Nagrebcan is a barangay of Bauang, La Union situated along the Jose Aspiras National Highway (i.e. the former Marcos Highway). This familiar place for many high school and college students is where Manuel Arguilla was born in 17 June 1911. This is where he grew up and the inspiration for the stories that he would later write. His course BSE which I presume to mean Bachelor in Secondary Education might be another similarity. I completed mine in CLSU and his at the University of the Philippines. He joined the guerillas during the Japanese occupation and was captured and executed in 25 August 1944. His wife, Lydia, also joined Marking’s Guerillas.

I decided to stop by Nagrebcan on my way home during one of my North Luzon sorties. It’s a short distance from San Fernando City and is announced by a bridge and a huge NAGREBCAN 2000 painted in the spur dike across the river. Almost like the entrance to southern Almaguer. I stayed briefly but the experience of finally seeing what I only previously read is electrifying. Over there are the Katayaghan Hills, and somewhere are the Baldo’s and Blas’s of his stories.

My pilgrimage will not be complete without the usual visita iglesia so I went back towards the church. At times called as Baltao, Balatao and Barato, what is now Bauang was established as a mission of the Augustinians in 1586. There are no records about its early churches although some documents cited parochial buildings already being erected early in its foundation. The present church of San Pablo was probably built before 1873 when the convent was being constructed. Fr. Leonardo Collado (OSA) had it restored in 1892 after it was damaged by an earthquake. The church was again damaged in 1944 and the convent destroyed in 1945 during World War II. Both were later rebuilt and in 1973, the bell tower was restored. The fa├žade was repaired after sustaining damage during the 1989 earthquake.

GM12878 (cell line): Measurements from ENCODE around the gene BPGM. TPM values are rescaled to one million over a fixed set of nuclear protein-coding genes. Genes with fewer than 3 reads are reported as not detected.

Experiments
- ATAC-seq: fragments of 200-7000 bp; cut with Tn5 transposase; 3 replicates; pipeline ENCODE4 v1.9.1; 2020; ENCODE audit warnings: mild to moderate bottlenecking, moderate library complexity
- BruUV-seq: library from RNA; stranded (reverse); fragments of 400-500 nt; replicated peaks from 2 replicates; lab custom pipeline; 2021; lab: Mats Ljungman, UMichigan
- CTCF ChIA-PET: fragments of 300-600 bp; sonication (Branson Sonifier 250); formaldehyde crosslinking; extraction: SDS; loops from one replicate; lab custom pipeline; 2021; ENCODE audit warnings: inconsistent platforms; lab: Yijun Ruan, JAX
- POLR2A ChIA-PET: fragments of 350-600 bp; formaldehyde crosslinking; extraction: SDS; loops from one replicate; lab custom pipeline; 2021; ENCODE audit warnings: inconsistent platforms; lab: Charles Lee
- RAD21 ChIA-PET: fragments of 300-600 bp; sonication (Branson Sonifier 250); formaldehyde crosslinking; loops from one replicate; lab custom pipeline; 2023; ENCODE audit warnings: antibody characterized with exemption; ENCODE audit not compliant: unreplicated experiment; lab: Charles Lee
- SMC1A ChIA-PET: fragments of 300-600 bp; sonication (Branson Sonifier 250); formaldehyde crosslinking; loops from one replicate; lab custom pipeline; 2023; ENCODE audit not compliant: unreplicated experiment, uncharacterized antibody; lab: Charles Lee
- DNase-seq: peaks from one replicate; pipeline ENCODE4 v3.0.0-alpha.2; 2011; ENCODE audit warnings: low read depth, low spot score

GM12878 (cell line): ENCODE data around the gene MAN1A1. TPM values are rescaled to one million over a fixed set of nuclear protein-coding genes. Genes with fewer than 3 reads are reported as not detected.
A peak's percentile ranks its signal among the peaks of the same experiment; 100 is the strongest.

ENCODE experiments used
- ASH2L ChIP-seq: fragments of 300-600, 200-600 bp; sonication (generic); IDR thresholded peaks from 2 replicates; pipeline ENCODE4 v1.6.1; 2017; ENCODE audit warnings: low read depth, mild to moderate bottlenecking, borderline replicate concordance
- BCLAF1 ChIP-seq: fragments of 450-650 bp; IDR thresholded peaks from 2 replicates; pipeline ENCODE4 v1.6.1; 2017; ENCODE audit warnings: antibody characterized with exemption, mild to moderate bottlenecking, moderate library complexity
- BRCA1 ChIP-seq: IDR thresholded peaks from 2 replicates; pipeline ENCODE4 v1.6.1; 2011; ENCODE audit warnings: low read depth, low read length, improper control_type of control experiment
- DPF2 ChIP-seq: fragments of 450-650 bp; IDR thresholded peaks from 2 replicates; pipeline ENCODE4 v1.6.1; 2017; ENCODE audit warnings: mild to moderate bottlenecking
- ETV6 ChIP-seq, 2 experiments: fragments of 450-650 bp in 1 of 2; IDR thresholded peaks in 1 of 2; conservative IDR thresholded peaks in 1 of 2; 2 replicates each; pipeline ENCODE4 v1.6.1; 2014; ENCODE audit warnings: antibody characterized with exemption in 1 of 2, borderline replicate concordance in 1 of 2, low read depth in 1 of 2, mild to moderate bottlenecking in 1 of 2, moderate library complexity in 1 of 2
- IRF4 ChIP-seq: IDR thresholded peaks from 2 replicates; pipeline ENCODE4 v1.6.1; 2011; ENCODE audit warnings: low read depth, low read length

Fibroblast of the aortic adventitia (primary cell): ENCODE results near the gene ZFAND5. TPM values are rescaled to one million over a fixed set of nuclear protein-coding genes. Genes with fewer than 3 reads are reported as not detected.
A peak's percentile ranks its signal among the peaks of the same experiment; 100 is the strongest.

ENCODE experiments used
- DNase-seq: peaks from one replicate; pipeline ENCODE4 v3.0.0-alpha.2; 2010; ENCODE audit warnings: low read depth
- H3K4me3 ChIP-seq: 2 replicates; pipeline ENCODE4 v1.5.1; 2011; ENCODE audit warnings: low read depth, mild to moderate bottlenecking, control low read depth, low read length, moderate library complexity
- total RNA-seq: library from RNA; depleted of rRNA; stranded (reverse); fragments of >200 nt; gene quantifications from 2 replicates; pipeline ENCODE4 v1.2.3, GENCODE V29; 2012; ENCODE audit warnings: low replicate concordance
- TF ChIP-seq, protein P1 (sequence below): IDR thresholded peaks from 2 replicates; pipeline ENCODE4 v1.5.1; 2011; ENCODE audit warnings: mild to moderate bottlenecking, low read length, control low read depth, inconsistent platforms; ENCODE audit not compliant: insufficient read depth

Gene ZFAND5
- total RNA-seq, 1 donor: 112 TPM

There are magnificent Augustinian churches in the La Union strip that are also worth of a visita iglesia, most notably the church of Santa Catalina in Luna (formerly Namacpacan) that has been declared as a national heritage by the National Commission on Culture and Arts. I suggest the following 1-day route from via Ilocos Sur, or vice versa via Pangasinan:

CHURCH OF SAN CRISTOBAL, BANGAR. The missionary Fr. Francisco Albear (OSA) had a church built in what is now the town of Bangar at around 1669. The mission was later accepted as an Augustinian visita of Tagudin in 1700. There are no records about the succeeding parochial buildings until 1855 when the church was reported to have been damaged by an earthquake. The convent, and probably the church, was rebuilt from 1866 until 1873 under the supervision of Fr. Evaristo Guadalupe (OSA). Its roof was replaced by galvanized iron sheets in 1880. Bangar was named after a tree that produces red ink and intoxicating fruits.